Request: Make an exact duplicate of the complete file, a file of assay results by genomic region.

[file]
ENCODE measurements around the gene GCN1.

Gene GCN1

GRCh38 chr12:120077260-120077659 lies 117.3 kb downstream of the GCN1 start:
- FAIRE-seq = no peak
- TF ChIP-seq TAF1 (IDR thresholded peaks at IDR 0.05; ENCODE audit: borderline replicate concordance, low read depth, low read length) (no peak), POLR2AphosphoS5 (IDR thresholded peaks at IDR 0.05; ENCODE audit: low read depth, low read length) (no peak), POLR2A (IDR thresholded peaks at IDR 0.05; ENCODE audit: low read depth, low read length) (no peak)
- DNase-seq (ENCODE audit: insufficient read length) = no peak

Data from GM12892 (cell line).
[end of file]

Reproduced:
ENCODE measurements around the gene GCN1.

Gene GCN1

GRCh38 chr12:120077260-120077659 lies 117.3 kb downstream of the GCN1 start:
- FAIRE-seq = no peak
- TF ChIP-seq TAF1 (IDR thresholded peaks at IDR 0.05; ENCODE audit: borderline replicate concordance, low read depth, low read length) (no peak), POLR2AphosphoS5 (IDR thresholded peaks at IDR 0.05; ENCODE audit: low read depth, low read length) (no peak), POLR2A (IDR thresholded peaks at IDR 0.05; ENCODE audit: low read depth, low read length) (no peak)
- DNase-seq (ENCODE audit: insufficient read length) = no peak

Data from GM12892 (cell line).